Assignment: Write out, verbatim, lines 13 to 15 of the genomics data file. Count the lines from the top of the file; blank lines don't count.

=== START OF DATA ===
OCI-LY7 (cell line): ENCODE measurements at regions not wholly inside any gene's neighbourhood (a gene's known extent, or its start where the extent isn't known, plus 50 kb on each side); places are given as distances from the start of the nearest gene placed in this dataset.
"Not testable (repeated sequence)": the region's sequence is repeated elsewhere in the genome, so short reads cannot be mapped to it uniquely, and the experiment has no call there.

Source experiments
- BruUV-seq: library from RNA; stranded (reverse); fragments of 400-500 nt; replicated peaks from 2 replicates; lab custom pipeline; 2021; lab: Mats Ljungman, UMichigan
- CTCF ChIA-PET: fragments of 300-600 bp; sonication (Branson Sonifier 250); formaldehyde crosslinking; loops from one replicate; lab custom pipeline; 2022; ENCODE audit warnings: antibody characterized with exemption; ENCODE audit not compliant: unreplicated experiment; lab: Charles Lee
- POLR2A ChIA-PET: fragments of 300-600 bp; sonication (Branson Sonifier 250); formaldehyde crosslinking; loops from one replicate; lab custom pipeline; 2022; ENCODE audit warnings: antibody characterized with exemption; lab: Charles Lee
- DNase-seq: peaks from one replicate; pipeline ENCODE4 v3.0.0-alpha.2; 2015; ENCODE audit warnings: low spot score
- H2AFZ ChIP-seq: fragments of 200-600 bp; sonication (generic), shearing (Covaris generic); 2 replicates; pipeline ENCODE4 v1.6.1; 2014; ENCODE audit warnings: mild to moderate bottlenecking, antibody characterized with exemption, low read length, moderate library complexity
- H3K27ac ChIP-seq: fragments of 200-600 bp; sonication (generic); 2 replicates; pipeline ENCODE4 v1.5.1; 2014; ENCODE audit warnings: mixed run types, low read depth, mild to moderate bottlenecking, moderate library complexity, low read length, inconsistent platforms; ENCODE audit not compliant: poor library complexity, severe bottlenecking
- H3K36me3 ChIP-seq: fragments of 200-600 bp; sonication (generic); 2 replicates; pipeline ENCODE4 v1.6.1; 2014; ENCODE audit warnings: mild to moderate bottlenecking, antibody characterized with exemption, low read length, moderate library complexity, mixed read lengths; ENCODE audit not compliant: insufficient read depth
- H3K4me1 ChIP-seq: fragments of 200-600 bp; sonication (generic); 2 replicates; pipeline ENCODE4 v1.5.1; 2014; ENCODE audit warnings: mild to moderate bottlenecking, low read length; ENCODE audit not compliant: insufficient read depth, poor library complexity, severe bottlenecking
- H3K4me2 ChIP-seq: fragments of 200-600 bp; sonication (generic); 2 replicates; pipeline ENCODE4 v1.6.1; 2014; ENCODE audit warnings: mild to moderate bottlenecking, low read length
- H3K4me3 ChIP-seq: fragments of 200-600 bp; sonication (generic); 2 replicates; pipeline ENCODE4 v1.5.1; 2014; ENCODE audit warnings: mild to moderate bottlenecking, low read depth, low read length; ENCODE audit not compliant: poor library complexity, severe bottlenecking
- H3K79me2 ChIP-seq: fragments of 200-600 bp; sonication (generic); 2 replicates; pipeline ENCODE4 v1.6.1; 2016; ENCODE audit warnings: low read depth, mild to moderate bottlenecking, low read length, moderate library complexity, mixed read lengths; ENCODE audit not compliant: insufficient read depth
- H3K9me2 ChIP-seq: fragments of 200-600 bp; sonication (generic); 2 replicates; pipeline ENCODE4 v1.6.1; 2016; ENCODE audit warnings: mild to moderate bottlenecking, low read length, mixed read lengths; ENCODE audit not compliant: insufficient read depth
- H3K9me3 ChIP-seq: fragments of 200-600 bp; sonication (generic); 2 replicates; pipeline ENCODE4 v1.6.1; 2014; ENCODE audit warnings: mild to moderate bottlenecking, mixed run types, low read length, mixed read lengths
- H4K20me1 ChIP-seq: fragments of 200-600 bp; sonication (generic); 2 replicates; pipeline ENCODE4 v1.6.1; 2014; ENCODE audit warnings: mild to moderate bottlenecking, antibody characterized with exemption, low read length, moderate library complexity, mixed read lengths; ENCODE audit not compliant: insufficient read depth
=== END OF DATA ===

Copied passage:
- H3K4me3 ChIP-seq: fragments of 200-600 bp; sonication (generic); 2 replicates; pipeline ENCODE4 v1.5.1; 2014; ENCODE audit warnings: mild to moderate bottlenecking, low read depth, low read length; ENCODE audit not compliant: poor library complexity, severe bottlenecking
- H3K79me2 ChIP-seq: fragments of 200-600 bp; sonication (generic); 2 replicates; pipeline ENCODE4 v1.6.1; 2016; ENCODE audit warnings: low read depth, mild to moderate bottlenecking, low read length, moderate library complexity, mixed read lengths; ENCODE audit not compliant: insufficient read depth
- H3K9me2 ChIP-seq: fragments of 200-600 bp; sonication (generic); 2 replicates; pipeline ENCODE4 v1.6.1; 2016; ENCODE audit warnings: mild to moderate bottlenecking, low read length, mixed read lengths; ENCODE audit not compliant: insufficient read depth